That's the opening narration (or rather a chunk of it,) that starts off the CBS series from 1977-1978, Logan's Run. The series was an adaptation of William F. Nolan's highly successful (and literate) novel about a future society in which citizens lived in bliss, but only got twenty-one years to do it. The TV show came after the movie, which meant that many of the modifications of the 1976 feature film starring Michael York and Jenny Agutter were also translated to the weekly show. For instance, the original book did not feature "Carousel," the public ritual wherein denizens of the City of Domes watched their brethren "renew" (or not...) in a blaze of energy. But the TV series retained that concept. In fact, the costumes, props and much stock footage from the popular film were all recycled into the TV series. So the Logan's Run series felt twice removed from the Nolan novel, if that makes sense...

The idea for a Logan's Run TV series came while Nolan was on the set of the film, developing a 40-page treatment for a sequel with writer Saul David, Mr. Nolan told me during an interview a few years back. His preference was actually to produce a trilogy of films, but CBS wanted a TV series and paid nine million dollars for the rights to one. Nolan was offered the position of story editor, but wasn't thrilled with the series' concept. "Their idea," he told me for the Cinescape piece, "was to run Logan around in a car every week and encounter new societies underground. After solving their problems, he would return to the surface, get in his car and drive away. I felt that wasn't the way to handle the concept." (John K. Muir, Cinescape: "The Running Man," 2000, page 63.)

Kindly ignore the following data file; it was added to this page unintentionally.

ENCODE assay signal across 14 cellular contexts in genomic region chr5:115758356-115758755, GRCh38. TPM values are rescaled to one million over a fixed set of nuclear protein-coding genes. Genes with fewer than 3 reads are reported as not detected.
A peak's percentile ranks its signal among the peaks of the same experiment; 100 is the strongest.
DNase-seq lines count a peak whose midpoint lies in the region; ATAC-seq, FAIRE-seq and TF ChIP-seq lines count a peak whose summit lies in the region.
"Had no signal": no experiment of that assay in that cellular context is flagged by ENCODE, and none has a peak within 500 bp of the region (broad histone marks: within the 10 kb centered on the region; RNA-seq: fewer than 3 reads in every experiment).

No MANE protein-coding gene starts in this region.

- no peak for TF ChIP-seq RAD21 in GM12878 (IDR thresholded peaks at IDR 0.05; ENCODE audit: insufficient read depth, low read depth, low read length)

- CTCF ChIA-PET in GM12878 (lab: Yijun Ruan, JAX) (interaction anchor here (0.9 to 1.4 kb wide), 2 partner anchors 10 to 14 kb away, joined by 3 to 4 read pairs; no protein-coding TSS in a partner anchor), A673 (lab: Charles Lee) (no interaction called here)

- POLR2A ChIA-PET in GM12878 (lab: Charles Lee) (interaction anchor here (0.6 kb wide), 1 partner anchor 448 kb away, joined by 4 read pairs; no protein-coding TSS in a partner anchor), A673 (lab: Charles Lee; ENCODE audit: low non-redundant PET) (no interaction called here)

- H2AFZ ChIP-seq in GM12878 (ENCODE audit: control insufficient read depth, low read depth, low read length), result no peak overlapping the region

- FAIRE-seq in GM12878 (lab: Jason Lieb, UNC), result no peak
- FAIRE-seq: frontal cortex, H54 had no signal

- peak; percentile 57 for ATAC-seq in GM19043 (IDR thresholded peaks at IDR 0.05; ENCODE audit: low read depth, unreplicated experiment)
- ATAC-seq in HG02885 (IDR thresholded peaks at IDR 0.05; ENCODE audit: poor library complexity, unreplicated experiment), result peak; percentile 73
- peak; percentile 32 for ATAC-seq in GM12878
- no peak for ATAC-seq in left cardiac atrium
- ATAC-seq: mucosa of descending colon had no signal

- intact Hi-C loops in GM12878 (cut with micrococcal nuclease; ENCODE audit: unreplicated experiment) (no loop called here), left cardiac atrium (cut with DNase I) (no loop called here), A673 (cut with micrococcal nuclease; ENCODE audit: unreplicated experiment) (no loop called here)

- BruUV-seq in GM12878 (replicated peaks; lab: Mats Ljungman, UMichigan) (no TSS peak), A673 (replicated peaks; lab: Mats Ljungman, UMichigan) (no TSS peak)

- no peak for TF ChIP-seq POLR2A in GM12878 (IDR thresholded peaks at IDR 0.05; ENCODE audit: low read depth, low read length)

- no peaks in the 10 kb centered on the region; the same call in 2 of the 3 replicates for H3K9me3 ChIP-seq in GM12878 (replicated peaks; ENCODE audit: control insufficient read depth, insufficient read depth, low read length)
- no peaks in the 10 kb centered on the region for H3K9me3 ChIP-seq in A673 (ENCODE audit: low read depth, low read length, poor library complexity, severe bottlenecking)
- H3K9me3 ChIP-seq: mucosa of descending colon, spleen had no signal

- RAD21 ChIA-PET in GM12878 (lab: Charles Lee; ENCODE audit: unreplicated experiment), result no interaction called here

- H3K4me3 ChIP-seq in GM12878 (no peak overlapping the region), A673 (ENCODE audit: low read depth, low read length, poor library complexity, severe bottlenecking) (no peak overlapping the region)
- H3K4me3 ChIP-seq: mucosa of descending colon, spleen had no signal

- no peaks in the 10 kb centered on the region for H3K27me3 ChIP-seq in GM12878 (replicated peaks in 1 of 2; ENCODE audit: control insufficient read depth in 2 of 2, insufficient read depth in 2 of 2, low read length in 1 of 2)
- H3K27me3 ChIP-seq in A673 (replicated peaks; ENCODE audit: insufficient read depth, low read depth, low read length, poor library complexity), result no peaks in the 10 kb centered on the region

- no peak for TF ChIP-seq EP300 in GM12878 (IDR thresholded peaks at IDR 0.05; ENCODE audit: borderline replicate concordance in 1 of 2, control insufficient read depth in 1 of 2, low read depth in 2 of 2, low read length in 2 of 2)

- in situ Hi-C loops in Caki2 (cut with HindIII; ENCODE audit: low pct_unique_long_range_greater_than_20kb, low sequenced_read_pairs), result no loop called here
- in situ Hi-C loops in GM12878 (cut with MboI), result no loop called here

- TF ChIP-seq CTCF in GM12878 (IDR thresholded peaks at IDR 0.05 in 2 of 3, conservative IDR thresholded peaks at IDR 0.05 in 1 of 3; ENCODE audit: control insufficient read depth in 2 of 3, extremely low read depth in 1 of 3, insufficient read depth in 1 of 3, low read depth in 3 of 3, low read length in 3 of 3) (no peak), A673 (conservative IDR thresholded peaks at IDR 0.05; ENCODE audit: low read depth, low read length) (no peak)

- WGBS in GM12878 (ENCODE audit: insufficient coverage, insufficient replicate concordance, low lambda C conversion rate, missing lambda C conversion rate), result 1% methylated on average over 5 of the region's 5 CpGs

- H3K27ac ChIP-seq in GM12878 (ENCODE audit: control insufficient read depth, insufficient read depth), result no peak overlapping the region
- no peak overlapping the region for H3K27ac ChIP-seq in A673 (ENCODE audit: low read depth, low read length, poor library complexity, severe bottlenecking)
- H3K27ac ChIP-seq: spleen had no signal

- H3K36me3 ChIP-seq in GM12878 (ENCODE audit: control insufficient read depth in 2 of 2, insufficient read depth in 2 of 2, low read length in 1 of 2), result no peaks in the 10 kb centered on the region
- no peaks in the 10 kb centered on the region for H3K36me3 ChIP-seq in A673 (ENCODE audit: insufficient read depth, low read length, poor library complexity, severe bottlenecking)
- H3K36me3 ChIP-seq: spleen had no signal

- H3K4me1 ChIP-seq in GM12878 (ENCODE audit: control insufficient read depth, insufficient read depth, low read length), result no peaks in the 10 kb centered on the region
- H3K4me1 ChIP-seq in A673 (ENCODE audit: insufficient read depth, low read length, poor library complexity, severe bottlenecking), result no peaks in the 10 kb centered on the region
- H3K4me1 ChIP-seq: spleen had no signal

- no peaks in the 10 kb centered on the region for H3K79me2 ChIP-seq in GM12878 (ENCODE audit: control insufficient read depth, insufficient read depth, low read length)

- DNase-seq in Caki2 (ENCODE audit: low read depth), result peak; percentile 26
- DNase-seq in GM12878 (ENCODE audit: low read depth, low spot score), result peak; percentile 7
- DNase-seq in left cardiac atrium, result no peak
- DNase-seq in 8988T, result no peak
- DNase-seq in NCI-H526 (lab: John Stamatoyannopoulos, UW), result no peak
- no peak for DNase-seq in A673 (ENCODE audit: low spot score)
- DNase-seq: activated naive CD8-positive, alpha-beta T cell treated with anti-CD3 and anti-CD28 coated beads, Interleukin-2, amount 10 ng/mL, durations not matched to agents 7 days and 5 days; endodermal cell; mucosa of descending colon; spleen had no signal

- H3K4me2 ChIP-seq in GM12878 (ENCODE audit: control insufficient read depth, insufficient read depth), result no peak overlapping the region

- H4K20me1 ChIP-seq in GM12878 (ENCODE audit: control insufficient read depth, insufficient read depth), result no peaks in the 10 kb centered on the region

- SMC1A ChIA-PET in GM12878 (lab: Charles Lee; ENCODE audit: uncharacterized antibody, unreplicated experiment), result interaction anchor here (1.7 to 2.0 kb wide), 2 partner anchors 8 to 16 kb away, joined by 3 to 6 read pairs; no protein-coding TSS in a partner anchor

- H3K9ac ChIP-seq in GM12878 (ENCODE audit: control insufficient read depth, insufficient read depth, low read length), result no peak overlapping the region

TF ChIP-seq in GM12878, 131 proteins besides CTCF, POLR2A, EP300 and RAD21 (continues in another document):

Logan's Run: The TV Series thus became a "civilization of the week"-style sci-fi TV series, partly inspired by the concept of Star Trek (exploring a different culture on a different planet every week) and partly by the post-apocalyptic film and TV craze of the mid-1970s, which included the Canadian Starlost, the popular Planet of the Apes films and the short-lived 1974 Apes series. Where the Apes film and TV series dealt with the concept of race and racism translated to a future universe, Logan's Run primarily concerned overpopulation, the idea of an unquestioning and easily-controlled populace, and an overreliance on machinery (computers). The proverb "never trust anybody over 30" - so popular in the 1960s and early 1970s - was made literal in Logan's universe. In the City of Domes, you were either young, or you were dead, and the result was a callow population, unconcerned with anything but its own pleasure (enhanced by drugs and lots and lots of sex). One also senses in this theme an understanding about the "youth culture" dominating Hollywood and the film industry, an age-ism that is even more prevalent today in the heyday of the WB. Their motto seems to be "never cast anybody over 30."